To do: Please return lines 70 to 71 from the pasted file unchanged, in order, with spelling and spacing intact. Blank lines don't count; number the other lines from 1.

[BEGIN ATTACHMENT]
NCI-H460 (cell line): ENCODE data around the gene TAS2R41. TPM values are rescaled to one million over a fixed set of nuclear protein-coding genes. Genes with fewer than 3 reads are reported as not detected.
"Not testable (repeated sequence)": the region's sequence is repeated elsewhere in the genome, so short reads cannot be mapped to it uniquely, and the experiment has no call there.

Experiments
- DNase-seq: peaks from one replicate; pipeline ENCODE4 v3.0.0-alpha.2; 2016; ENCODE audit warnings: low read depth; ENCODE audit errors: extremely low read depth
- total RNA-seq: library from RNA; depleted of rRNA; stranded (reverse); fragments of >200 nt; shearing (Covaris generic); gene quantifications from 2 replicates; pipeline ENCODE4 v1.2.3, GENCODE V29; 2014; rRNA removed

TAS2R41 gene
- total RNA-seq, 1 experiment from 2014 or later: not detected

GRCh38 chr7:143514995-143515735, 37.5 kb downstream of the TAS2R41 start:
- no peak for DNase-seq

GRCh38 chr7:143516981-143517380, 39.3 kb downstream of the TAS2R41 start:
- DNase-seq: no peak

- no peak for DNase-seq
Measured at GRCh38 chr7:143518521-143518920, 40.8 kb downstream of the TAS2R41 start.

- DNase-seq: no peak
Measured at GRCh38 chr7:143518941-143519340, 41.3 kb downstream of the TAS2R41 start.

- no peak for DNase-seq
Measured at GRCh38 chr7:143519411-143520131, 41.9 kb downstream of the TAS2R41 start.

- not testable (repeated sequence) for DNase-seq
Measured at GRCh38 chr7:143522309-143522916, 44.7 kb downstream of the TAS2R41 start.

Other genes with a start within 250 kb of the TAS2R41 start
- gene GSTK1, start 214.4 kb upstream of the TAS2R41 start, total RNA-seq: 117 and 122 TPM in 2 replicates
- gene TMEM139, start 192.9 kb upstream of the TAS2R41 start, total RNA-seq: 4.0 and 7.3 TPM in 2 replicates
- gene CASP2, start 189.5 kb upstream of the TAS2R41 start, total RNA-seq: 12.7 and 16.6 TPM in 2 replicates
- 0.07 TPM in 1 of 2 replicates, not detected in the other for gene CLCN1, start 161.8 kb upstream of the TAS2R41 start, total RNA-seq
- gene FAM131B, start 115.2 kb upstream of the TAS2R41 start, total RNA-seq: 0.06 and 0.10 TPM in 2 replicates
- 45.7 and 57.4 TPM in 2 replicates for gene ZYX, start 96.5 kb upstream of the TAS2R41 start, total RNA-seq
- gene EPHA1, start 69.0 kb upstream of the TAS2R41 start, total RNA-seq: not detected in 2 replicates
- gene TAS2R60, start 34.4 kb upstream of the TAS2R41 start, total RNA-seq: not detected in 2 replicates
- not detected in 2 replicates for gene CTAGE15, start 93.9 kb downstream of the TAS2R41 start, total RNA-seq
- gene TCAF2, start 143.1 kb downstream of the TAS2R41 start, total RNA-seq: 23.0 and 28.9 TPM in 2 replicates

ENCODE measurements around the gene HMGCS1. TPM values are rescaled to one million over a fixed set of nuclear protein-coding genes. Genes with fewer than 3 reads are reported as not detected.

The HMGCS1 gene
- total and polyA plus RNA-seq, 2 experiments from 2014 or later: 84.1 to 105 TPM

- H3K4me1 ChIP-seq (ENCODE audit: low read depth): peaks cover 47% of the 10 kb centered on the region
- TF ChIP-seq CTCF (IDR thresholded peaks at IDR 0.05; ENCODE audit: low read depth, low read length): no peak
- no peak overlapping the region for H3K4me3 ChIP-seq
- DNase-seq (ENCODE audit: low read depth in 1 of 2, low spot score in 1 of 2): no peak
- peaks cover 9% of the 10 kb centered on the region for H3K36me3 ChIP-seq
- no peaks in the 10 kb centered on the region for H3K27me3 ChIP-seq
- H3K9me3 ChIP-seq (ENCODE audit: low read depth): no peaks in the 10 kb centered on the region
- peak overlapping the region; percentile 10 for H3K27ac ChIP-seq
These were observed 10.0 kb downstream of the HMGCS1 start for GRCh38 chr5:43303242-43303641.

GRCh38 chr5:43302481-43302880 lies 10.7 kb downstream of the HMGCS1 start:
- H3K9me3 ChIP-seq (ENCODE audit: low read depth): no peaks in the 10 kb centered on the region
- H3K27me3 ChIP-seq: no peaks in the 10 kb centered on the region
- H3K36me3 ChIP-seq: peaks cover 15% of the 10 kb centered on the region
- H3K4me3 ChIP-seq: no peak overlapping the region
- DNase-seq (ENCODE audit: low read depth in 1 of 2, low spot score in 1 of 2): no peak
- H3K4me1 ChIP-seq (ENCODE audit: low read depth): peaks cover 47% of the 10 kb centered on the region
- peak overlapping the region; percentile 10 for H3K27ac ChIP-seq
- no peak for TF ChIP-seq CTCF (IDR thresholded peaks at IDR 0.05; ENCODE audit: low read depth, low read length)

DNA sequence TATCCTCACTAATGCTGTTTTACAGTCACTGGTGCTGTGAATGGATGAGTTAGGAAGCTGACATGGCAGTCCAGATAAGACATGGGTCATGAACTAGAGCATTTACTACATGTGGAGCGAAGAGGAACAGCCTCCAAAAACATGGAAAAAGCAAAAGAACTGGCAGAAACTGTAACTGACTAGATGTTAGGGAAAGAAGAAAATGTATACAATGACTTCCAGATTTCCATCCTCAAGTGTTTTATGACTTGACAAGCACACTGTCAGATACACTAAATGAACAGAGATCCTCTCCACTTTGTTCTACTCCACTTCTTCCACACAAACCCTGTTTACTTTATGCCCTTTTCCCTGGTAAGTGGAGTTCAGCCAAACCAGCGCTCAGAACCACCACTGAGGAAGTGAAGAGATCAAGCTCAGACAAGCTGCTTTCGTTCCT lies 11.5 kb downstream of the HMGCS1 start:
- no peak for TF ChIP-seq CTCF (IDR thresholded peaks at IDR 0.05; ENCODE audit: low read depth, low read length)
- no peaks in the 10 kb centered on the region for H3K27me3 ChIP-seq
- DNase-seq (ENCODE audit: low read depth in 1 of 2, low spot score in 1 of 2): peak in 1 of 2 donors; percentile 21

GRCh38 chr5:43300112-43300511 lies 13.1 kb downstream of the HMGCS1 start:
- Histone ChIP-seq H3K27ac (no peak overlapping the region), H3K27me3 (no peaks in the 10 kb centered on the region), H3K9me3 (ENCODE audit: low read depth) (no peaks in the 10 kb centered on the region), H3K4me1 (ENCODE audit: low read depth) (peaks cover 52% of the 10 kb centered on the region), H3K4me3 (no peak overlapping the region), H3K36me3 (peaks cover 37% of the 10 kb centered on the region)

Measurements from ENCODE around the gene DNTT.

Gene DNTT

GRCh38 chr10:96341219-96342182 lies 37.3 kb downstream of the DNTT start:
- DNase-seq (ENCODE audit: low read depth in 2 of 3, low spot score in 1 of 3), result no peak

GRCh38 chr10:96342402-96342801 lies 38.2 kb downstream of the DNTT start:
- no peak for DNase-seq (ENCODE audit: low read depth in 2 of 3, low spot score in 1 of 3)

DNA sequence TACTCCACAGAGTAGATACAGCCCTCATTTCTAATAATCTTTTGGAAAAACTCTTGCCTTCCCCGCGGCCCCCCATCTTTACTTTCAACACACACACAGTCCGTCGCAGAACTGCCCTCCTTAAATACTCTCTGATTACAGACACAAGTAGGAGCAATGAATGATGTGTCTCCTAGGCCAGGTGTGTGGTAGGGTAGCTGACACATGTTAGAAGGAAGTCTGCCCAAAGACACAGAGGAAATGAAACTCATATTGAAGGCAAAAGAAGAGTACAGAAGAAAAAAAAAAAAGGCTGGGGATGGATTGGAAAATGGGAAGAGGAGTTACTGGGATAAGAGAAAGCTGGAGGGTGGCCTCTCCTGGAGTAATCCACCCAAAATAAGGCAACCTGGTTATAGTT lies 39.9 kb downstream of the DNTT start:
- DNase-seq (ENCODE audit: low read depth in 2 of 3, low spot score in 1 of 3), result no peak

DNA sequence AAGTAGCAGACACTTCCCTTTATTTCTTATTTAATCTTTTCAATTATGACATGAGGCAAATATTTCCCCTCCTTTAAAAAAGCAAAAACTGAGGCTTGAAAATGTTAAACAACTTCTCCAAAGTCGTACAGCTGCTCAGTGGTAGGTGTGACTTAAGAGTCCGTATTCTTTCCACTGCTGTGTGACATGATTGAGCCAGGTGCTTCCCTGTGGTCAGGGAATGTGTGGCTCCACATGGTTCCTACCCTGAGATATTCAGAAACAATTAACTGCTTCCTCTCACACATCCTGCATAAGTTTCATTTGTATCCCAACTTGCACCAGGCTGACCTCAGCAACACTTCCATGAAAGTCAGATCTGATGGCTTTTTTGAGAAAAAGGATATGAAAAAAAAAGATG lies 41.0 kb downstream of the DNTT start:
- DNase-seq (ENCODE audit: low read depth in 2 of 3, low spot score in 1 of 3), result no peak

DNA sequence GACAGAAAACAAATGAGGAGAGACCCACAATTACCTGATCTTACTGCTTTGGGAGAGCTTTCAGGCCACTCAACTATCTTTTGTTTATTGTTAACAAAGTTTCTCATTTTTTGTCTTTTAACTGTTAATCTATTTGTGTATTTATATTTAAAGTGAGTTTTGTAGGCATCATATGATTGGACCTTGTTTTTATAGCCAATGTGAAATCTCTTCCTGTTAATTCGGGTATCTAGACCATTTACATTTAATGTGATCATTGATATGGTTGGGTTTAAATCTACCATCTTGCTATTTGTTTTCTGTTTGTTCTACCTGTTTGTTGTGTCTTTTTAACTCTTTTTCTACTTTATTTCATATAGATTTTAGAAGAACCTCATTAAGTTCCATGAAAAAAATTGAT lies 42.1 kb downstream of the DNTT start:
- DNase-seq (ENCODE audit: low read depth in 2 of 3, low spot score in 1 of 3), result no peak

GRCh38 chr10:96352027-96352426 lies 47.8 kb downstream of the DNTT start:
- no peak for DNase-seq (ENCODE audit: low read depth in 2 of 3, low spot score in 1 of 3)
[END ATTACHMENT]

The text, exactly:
GRCh38 chr10:96352027-96352426 lies 47.8 kb downstream of the DNTT start:
- no peak for DNase-seq (ENCODE audit: low read depth in 2 of 3, low spot score in 1 of 3)